Determining what a salmon is worth is surprisingly ambiguous. Previously, we wrote a series of articles on the economic impact of California’s salmon fishery, which generated considerable interest and, as we hoped, inspired ample debate. Many readers noted that our economic impact estimates for commercial salmon in California were considerably lower than other available estimates. For example, a report often cited in the media, produced by Southwick Associates in response to the California salmon fishery closure in 2009, estimated the fishery to have an economic impact of nearly $1.4 billion per year and provide 23,000 jobs. Dividing the commercial estimate of impact by the number of fish caught in the commercial fishery that year reveals each individual salmon to be worth a staggering $16,779. However, other less publicized reports using slightly different methods have produced substantially lower estimates. One report by the University of the Pacific Eberhardt School of Business commented specifically on the Southwick report, and explained what the authors perceived to be errors in generating the estimate. The $1.4 billion estimate includes value and jobs resulting from retail sales, wholesaling, and distributing – a huge industry in California. The UOP Eberhardt researchers argue that if the salmon fishery were to close, as it did in 2008 and 2009, many consumers would simply switch to other seafood sources, so the seafood sales and distribution industry would not be so affected by the loss of California salmon.
One of the biggest surprises in conducting our research was the overall lack of information on the economics of California salmon. A general dearth of suitable analyses specific to West Coast fisheries, the wide array of reporting metrics, and numerous extrapolation factors pose challenges to conducting economic reviews. However, we continually seek out information on the subject to update our estimates. Here we present our most recent estimates of the economic impacts of California salmon, representing 2014 harvest data from the Pacific Fishery Management Council (PFMC), the National Marine Fisheries Service (NMFS) and the California Department of Fish and Wildlife (CDFW), along with metrics developed by a state economist with the U.S. Department of Agriculture’s Natural (USDA) Resource Conservation Service.
The 2014 commercial salmon industry had an overall economic impact of approximately $131 million dollars for the state of California, and harvested 166,486 fish in 2014 (NMFS 2016, PFMC 2015, Figure 1). Commercial fishermen received an average ex-vessel price of $4.74 per pound at the dock. Recreational angling had an economic impact of approximately $71 million in 2014, and fishers harvested 75,225 fish from the ocean and 47,726 fish from the state’s rivers (NMFS 2016, PFMC 2015, Figure 2). In order to compare the relative value of commercial fishing and recreational fishing on a per-fish basis, we developed an estimate of economic impact for each fish caught in the state. This estimate incorporates a metric developed by an economist with the USDA Natural Resource Conservation Service, which was adjusted to reflect inflation and an increased ex-vessel price. Based on this estimate, each salmon caught in-river in 2014 had an economic impact of approximately $1,176 for California in terms of jobs, sales, gross regional product, and ripple effects to the economy. Each recreationally caught ocean salmon in 2013 had an economic impact of approximately $281 for the state, and each commercially caught salmon had an economic impact of $135.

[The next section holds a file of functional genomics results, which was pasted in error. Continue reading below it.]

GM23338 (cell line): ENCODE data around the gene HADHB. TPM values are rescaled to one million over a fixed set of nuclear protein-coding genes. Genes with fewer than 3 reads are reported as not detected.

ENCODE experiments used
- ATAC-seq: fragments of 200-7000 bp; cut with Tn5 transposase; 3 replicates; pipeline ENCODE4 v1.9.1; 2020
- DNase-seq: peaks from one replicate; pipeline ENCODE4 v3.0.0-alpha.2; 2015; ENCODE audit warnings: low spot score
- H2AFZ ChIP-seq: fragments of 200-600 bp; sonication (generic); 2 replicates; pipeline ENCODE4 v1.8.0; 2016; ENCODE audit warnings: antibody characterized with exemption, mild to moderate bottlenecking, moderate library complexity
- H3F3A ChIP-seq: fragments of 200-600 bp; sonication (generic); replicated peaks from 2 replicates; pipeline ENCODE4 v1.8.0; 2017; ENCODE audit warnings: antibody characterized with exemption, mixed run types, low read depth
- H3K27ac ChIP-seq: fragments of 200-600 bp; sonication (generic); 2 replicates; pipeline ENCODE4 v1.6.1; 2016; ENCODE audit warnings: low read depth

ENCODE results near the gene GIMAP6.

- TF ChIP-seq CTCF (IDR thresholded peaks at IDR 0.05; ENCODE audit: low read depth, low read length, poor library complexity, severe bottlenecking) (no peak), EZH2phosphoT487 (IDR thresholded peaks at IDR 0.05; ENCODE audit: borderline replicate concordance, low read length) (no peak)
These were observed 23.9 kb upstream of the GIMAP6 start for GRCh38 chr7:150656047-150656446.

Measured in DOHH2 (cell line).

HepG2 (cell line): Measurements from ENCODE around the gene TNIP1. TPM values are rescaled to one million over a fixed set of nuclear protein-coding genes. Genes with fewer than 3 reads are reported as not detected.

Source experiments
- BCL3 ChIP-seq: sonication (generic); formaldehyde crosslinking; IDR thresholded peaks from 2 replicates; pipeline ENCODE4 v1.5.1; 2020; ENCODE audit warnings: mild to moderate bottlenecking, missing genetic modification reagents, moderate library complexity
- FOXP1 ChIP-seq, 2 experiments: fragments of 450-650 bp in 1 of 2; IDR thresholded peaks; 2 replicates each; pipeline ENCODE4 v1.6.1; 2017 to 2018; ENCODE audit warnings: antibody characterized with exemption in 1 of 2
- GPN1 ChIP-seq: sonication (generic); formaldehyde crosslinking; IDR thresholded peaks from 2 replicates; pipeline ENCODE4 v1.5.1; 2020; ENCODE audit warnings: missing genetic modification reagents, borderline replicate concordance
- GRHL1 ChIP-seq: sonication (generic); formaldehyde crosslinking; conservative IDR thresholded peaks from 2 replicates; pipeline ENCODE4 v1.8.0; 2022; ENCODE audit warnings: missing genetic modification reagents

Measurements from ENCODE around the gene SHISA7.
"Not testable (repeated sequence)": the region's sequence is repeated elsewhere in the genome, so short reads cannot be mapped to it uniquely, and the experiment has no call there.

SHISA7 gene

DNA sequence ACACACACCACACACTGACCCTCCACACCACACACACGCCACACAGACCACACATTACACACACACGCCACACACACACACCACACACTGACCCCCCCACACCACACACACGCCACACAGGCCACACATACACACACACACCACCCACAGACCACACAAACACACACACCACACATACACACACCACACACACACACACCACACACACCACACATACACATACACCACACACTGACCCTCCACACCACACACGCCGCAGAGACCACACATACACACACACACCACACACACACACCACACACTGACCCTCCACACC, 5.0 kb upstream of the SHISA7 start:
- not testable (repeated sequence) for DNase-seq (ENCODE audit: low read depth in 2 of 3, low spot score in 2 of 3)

While this estimate of the value of a commercial fish is more than our previous estimate because of the increase in ex-vessel price, it is still much lower than the value of a recreationally caught fish. This is primarily a function of fishing effort and the necessarily higher efficiency of commercial fishing: one day of commercial fishing yields many more fish than one day of recreational fishing. We previously suggested that California could use these economics to its advantage by relying more on other Pacific states for commercially harvested salmon, while allowing more salmon to escape to the in-river fishery and natural spawning. Our colleagues from England suggested the same might be true in the UK, where each recreationally caught salmon is thought to contribute 3,000 £ to the local economy – a much greater value than a commercially caught fish. Whatever way you look at it, salmon in California are an economically important and culturally iconic species, and understanding their economic impact can only help in a state where water and fish can be such contentious issues.